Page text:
Though I didn’t know it at the time, I first came across Humphrey Ocean while he was playing bass with Kilburn and the High Roads fronted by Ian Dury. The band was playing second fiddle to The Who at London’s Lyceum ballroom in 1973.
Ocean was then studying, under Dury, at Canterbury Art School and although he says he was a good bass player, he didn’t enjoy the rock business enough to continue with it.
It was a good call since, over the succeeding decades, he has established himself as a renowned artist, first as a portrait painter, winning several prestigious awards and having works housed in the National Portrait Gallery among others. Then, in the early years of this century, he turned to etching and his most famous work in this style is the Black Love Chair which Paul McCartney chose to adorn his 2007 solo album, Memory Almost Full some seven years after he’d first viewed it.
Black Love Chair is among the works featured in Humphrey Ocean’s new exhibition at London’s Sims Reed Gallery entitled I’ve No Idea Either featuring both previously-shown and new offerings. As the title suggests, the show is a playful and witty mixture of works on paper, sculpture and, above all, aquatint etchings of which the Chair series are part.
He was turned on to etching by Maurice Payne, the master printer who had worked with David Hockney in the 1960s and ‘70s. He took to it like a duck to water even though he admits to it being “absurdly laborious and time-consuming”. Initially, he printed items akin to his popular Dot Books, those sketchbooks in which he recorded anything that caught his eye. These were often minutiae which he then pared down as a starting point in the same way that a dot develops into a line. He explains more here-
Plaza, for example, is a view of New York’s Plaza Hotel from the top of the Metropolitan Museum. It’s from a series included in the exhibition called From This We Can Tell. “I thought if this box was found in five million years time, they’d get a very cock-eyed view of the world we live in,” he laughs.
The world we live in is very much at the heart of Ocean’s work.The Dot Books were inspired by visits to Brazil. “I really enjoyed the minutiae there – bus tickets, road markings – and I thought why don’t I have that at home. And then I thought, well I do have that at home and I’m going to do something about that.” As a result, the exhibition features such random prints as a cassette tape, a porcelain dog, a road sign, a comb and so on, all minimalised in his signature way.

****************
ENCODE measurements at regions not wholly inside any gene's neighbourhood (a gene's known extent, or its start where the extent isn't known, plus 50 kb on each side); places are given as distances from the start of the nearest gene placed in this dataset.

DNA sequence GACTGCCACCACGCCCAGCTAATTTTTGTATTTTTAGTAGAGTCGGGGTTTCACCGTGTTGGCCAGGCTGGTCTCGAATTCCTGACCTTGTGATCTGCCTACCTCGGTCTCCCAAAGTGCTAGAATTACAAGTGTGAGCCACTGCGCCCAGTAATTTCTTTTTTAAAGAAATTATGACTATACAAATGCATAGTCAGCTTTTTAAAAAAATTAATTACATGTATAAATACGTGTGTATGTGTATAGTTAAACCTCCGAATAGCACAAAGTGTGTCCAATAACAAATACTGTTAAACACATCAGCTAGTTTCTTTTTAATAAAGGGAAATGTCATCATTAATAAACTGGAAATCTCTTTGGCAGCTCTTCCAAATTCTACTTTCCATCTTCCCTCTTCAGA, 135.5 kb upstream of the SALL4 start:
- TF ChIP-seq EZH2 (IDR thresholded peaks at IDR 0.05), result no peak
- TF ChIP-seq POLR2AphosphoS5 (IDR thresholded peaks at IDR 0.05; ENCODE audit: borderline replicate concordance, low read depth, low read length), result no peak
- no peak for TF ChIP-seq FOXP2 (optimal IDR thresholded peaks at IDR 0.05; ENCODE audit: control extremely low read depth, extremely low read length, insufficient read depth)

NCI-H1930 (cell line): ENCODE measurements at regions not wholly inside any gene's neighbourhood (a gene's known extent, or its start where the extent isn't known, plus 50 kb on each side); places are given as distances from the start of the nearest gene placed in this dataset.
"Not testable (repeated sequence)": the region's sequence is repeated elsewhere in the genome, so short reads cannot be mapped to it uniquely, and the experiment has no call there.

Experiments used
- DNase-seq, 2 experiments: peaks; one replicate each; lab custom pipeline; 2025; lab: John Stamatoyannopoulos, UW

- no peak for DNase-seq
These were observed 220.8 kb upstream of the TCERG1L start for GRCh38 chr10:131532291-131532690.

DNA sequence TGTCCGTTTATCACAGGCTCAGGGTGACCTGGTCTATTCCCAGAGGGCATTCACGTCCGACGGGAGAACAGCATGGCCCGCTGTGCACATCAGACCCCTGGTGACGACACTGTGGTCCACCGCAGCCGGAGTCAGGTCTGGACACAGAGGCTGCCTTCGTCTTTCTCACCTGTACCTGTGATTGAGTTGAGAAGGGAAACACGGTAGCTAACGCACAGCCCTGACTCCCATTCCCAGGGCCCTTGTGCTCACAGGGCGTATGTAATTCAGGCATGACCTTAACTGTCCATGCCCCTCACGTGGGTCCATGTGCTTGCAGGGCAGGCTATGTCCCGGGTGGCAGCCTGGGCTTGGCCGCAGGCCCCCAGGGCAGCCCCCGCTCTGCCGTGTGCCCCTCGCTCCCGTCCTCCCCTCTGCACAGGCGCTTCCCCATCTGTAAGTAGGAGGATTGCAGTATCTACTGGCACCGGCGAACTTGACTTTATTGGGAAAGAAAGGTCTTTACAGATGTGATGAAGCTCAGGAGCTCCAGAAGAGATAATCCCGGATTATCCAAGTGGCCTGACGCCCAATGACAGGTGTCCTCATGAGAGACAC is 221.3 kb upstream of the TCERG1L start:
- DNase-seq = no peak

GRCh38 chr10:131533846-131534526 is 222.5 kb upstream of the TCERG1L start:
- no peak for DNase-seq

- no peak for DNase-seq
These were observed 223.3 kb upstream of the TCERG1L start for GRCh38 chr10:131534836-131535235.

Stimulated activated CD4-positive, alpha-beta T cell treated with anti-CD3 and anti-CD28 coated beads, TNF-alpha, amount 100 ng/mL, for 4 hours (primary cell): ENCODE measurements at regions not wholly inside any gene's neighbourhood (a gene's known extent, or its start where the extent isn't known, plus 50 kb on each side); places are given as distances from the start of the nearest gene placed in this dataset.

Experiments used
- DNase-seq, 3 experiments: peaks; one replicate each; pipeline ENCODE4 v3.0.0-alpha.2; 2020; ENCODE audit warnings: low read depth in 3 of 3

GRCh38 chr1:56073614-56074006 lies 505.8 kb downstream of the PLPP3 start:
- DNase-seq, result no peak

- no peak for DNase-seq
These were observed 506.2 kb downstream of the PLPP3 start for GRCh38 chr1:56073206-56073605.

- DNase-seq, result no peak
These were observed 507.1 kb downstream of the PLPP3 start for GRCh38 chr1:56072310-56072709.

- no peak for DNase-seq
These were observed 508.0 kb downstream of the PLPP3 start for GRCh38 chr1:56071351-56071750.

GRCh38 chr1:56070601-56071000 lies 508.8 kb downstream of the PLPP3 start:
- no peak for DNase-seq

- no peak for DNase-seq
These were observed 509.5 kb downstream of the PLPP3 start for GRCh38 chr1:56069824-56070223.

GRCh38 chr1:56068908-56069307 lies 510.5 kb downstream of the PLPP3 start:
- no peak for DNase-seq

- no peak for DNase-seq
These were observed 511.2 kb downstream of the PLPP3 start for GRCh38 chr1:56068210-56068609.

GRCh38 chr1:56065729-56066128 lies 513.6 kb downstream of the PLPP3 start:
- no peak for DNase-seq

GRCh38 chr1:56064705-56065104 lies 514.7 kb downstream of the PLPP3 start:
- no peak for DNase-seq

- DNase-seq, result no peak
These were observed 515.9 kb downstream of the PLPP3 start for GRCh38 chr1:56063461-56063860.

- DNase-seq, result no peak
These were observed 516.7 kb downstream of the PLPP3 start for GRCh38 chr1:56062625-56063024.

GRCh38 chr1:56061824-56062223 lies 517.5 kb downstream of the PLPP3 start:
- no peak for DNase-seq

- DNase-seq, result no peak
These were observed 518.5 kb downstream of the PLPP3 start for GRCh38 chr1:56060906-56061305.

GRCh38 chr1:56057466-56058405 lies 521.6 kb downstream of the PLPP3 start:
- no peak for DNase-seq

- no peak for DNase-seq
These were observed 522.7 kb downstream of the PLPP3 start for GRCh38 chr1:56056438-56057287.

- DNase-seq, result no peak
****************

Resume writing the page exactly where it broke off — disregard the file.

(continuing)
The particular world he lives in is South London and my favourite piece in the show is a simple work on paper called SR Nova, a minimal representation of a souped-up, customised Vauxhall Nova. You can imagine the type – sprayed bright green, with spoilers, lower on the road, no badge, an air horn perhaps. “The car is West Norwood writ large,” he says. “The kind of car culture, and what people do to customise cars which is a cheaper extension of customising houses. I often wonder what car designers think of them.”
So why the fascination with everyday items? “All of these things are made by people, chairs are intimate pieces of furniture. It’s the world made in our lifetime.”
His fascination with chairs began 20 years ago when he was in a hospital waiting room in a state of heightened alertness concerning news of a friend. He noticed a hideous chair full of almost subliminal faux images of Merrie England. He felt the best thing to do was to draw it. From there, his Love Chair grew in which the grossness is replaced with images of fertility. He is not the first to elevate chairs in art. He’d seen Van Gogh’s, for example, at an early age, and he possesses Warhol’s Electric Chair, a picture he describes as wonderful but horrifying at the same time.
Also included in the exhibition are a group of new sculptures, a relatively new medium for him. Blue Cruise and others sprang from seeing a model ship on a plaster sea made by a sailor, a votive offering, in a church in Corsica. He drew versions of it several times. “Then I saw a piece of wood like a piece of rough sea on the floor of my studio and made a balsawood boat to sit on it. And so it goes on.”
I’ve No Idea Either goes on at the Sims Reed Gallery until 16 March 2018.
All images are courtesy of the artist and gallery.
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